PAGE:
Sen. Maria Cantwell, D-Wash., is working to change the Coast Guard's plans to mothball the hobbled Polar Sea icebreaker and use it for parts for its sister ship, the Polar Star. In the House, Republicans are pushing to permanently mothball the Polar Sea in six months and to decommission the Polar Star in three years.
WASHINGTON — For a pair of battered ships that in recent years have mostly sat docked in Seattle, the Coast Guard’s heavy-duty icebreakers are facing roiling waters in Congress.
The Coast Guard wants to mothball the hobbled Polar Sea and scavenge the 33-year-old vessel for parts for its sister ship, the Polar Star.
Sen. Maria Cantwell, D-Wash., opposes the move. Last week, the Senate Commerce, Science and Transportation Committee passed a two-year Coast Guard authorization bill that included an amendment co-sponsored by Cantwell barring the service from decommissioning the Polar Sea.
But over in the House, Republicans are pushing for the exact opposite: They want the Coast Guard to permanently mothball the Polar Sea in six months, and to decommission the Polar Star — now undergoing a $57 million overhaul near West Seattle — in three years. That measure passed a House committee in September and was scheduled for consideration by the full House on Friday before being postponed.
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And on Thursday, the White House issued a statement that it “strongly opposes” the House version of the reauthorization bill on grounds that it would prematurely yank the Polar Star from service and “create a significant gap in the nation’s icebreaking capability.”
The legislative tussle is playing out as warming climates are opening up frozen regions to increased exploration just as the nation’s two biggest icebreakers are past their original life spans. Experts say the thinning ice will increase demand for icebreakers as more people flock to the hazardous polar environs.
House Republicans are using the threat of decommissioning in an effort to push the Coast Guard and the administration to articulate its Arctic mission and just how large an icebreaker fleet is needed. Out of the Coast Guard’s three general-purpose icebreakers, all based in Seattle, only the medium-duty Healy is currently operating.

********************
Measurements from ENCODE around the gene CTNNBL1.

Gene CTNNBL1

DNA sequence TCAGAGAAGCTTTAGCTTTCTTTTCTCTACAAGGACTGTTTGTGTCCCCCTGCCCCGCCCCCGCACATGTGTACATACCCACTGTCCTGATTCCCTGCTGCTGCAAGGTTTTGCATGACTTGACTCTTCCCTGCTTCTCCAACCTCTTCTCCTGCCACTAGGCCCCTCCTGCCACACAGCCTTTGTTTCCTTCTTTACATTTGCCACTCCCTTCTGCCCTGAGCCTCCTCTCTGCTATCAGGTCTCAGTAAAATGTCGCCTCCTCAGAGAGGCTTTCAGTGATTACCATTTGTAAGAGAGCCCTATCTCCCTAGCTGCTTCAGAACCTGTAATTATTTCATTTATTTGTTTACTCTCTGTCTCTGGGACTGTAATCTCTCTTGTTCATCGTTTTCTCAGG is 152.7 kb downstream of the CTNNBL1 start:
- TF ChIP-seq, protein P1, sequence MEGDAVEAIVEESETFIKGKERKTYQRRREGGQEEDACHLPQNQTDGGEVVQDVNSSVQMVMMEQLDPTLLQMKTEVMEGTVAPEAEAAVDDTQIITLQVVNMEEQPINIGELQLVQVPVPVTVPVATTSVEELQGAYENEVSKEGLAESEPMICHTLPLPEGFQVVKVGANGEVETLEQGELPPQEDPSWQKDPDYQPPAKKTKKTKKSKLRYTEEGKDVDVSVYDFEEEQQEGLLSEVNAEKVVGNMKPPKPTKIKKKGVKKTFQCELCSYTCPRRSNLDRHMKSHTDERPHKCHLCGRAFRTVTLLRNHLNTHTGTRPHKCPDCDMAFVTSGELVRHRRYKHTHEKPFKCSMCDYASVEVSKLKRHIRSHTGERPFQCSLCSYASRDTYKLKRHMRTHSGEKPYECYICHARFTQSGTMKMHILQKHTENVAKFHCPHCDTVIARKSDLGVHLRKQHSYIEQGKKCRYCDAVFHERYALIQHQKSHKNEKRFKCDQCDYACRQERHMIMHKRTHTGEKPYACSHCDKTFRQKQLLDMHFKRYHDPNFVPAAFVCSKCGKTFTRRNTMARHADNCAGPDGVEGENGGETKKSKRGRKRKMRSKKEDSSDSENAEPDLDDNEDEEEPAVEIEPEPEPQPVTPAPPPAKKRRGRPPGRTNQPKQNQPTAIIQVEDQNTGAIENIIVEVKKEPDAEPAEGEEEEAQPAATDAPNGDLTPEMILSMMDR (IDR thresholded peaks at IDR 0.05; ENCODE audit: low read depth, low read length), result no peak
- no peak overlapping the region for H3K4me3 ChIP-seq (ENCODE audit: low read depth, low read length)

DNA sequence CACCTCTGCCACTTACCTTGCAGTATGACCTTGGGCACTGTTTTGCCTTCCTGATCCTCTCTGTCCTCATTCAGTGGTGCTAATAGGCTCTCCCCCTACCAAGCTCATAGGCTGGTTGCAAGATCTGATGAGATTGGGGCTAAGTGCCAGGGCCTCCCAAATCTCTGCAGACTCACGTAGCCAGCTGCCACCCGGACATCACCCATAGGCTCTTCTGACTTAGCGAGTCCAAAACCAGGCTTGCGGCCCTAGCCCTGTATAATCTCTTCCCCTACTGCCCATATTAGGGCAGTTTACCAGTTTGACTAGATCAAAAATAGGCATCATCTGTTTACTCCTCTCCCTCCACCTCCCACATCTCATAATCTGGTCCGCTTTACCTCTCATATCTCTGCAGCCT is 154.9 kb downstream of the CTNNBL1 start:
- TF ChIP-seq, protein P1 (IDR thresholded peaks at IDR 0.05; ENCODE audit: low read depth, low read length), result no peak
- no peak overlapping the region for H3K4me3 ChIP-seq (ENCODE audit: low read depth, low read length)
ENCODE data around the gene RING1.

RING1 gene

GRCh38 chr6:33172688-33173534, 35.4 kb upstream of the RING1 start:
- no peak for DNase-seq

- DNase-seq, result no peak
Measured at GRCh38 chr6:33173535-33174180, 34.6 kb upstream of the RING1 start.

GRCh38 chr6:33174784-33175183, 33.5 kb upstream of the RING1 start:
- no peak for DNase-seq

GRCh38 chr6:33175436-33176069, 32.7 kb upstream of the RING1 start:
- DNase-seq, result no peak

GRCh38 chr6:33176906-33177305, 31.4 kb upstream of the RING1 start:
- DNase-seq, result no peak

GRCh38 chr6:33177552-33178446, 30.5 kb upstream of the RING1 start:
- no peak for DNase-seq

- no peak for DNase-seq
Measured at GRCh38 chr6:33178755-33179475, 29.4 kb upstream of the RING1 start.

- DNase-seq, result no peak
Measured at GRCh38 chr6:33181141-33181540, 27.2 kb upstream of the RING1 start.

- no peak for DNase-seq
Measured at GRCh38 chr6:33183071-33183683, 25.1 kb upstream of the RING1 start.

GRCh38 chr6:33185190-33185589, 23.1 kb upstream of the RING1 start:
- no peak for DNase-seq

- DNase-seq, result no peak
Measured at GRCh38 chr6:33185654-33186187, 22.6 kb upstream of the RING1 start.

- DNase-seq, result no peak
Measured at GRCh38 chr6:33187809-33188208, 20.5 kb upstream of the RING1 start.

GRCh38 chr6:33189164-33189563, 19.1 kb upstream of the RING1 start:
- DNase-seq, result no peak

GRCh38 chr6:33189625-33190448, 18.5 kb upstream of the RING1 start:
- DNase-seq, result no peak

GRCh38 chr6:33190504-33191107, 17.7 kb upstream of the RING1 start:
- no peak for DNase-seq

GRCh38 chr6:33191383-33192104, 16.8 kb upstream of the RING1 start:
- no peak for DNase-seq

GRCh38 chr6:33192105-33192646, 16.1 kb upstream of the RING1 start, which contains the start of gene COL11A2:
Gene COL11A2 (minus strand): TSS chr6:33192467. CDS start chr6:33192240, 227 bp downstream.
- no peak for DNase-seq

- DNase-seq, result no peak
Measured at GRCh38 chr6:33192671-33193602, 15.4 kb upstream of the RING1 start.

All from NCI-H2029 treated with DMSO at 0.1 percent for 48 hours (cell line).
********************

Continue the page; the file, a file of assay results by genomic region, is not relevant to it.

The 399-foot Polar Sea was refurbished in 2006, only to be crippled by engine failure last year. The rehabbed Polar Star, the Polar Sea’s twin, is slated to return to service in 2013 with hopes of squeezing an additional seven to 10 years of use out of it.
“These icebreakers have not been in regular service since 2006, but we have been spending tens of millions of dollars every year just to keep them tied to the dock,” said Justin Harclerode, Republican spokesman for the House Transportation and Infrastructure Committee.
Just last month, Congress received an independent analysis of whether the Coast Guard should build new icebreakers or keep going with its two aged vessels. The report has not been made public.
Rep. Rick Larsen, of Lake Stevens, the top Democrat on the House transportation panel’s Coast Guard subcommittee, said it would be unwise to order the two icebreakers decommissioned before concluding a definitive study about how the United States can best maintain economic and scientific presence in the polar regions. Larsen has scheduled a hearing on Dec. 1 titled “Protecting U.S. Sovereignty: Coast Guard Operations in the Arctic.”
Earlier, Larsen withdrew an amendment to block the decommissioning provision after Republicans agreed to address his concerns before the bill went up for a floor vote. But Larsen said he “couldn’t convince the Republican majority” to drop the language.
The full House is expected to consider the bill after it returns from recess next week. Passage likely will put it on collision course with the Senate’s Coast Guard reauthorization bill.
Larsen said he will work hard to “see the Senate version prevail.”
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